This morning’s US employment report shows that July was the 34th consecutive month of job increases.   Earlier in the week, the Commerce Department report showed that the 2nd quarter was the 16th consecutive quarter of positive GDP growth.   Of course, the growth rates in employment and income have not been anywhere near as strong as we would like, nor as strong as they could be if we had a more intelligent fiscal policy in Washington.  But the US economy is doing much better than what most other industrialized countries have been experiencing.   Many European countries haven’t even recovered from the Great Recession, with GDPs currently still below their peaks of six years ago.

US job growth has averaged 186 thousand per month over the last two years, or 167 thousand per month over the last three years.  Most people are aware of the improvement relative to the horrendous job loss during the 2008-09 recession.   But they are probably not aware of how the recent recovery record looks compared to the previous business cycle, the six years of recovery between the end of the 2001 recession and the economic peak at the end of 2007.  Job growth during those six years averaged 100 thousand per month, substantially lower than now.  The difference is even greater if one looks at private sector jobs numbers, because government employment expanded substantially under the Bush Administration whereas it has been contracting in recent years.

GDP growth has fallen well below 2% in the last three quarters.   But I think we know the reason for that:  dysfunctional fiscal policy.  Washington has been the obstacle to a normal robust recovery, through a combination of such factors as spending cuts since 2011, the expiration of the payroll tax holiday in January 2013, the sequester in March, and now business uncertainty arising from new time-bombs in the next two months, once again the needless result of partisan deadlock over passing a budget and raising the debt ceiling.  Given all that, it is surprising that private consumption and investment have held up as well as they have.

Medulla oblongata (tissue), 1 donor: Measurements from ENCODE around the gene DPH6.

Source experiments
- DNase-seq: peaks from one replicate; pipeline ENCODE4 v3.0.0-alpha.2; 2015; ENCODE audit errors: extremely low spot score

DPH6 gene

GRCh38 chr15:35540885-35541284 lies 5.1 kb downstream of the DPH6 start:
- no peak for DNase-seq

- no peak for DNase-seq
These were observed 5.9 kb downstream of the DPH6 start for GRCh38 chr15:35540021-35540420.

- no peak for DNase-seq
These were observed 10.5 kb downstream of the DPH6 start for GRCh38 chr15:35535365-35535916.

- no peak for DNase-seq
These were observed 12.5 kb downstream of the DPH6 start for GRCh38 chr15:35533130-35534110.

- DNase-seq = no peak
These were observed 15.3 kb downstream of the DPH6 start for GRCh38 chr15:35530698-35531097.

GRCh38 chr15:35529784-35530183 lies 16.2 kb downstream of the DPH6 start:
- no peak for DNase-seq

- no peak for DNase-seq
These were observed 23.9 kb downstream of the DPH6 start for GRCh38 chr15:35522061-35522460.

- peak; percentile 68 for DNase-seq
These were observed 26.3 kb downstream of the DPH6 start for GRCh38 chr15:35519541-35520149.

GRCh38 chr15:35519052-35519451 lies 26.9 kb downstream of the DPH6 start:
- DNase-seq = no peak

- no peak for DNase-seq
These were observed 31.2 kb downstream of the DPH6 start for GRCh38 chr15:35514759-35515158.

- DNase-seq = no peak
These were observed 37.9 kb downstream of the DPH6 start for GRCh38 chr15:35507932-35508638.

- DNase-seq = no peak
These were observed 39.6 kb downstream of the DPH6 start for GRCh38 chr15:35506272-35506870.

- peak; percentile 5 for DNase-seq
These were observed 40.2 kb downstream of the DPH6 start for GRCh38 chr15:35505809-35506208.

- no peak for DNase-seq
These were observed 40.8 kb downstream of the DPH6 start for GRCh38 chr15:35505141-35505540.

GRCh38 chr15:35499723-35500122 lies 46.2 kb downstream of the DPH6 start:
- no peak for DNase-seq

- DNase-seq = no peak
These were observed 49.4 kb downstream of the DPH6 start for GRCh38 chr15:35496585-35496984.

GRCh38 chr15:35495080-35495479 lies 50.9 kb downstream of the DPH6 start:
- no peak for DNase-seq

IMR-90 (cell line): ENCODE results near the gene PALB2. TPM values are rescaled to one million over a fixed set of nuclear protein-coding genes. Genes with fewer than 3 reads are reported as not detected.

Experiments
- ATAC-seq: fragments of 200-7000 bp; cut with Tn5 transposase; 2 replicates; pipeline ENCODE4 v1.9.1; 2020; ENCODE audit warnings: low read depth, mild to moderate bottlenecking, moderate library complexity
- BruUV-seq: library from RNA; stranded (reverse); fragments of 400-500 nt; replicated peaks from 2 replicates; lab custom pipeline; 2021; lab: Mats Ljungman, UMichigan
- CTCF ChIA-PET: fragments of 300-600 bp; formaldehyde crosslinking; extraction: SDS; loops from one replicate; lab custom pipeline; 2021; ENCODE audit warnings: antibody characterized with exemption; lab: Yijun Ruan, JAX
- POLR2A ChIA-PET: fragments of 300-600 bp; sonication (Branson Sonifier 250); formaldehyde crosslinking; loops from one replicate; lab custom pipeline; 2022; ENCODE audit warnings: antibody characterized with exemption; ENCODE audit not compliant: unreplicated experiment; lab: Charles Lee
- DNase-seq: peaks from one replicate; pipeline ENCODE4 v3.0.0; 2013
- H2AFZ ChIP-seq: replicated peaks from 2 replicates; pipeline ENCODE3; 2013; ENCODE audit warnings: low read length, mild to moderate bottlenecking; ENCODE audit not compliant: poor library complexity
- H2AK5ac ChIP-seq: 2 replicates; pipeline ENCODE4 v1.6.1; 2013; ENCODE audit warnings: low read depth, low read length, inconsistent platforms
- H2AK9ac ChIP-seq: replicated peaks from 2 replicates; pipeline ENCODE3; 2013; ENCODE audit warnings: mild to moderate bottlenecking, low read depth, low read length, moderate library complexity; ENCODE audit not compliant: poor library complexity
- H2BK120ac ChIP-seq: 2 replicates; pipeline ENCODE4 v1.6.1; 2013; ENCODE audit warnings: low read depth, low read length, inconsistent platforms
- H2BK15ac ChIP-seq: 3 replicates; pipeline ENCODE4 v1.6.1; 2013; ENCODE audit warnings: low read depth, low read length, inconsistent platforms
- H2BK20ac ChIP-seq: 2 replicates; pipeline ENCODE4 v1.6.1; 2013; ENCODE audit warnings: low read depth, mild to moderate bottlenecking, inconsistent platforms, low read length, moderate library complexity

The right policy bargain, of course, is fiscal stimulus in the short term, not fiscal contraction, combined with steps today to address the entitlements problem in the long-term.   That would get us back to solid growth.  Our current pattern of pro-cyclical fiscal policy is exactly backwards.

[Comments can be posted at the Project Syndicate site or at Economist’s View.  I have been appearing on Fox Business, where Stuart Varney again today asked why we aren’t achieving high growth.  He also worries about the recent increase in part-week employment, apparently not realizing that this is an effect of the government sequester.]

Fear of Fracking: The Problem with the Precautionary Principle

An amazing thing has happened over the last five years.   Against all expectations, American emissions of carbon dioxide into the atmosphere, since peaking in 2007, have fallen by 12%, back to 1995 levels.  (As of 2012. US Energy Information Agency).   How can this be?   The United States did not ratify the Kyoto Protocol to cut emissions of greenhouse gases below 1997 levels by 2012, as Europe did.

Was the achievement a side-effect of reduced economic activity?   It is true that the US economy peaked in late 2007, the same time as emissions.   But the US recession ended in June 2009 and GDP growth since then, though inadequate, has been substantially higher than Europe’s.  Yet US emissions continued to fall, while EU emissions began to rise again after 2009 (EU).  Something else is going on.

The primary explanation, in a word, is “fracking.”   In fourteen words: the use of horizontal drilling and hydraulic fracturing to recover deposits of shale gas.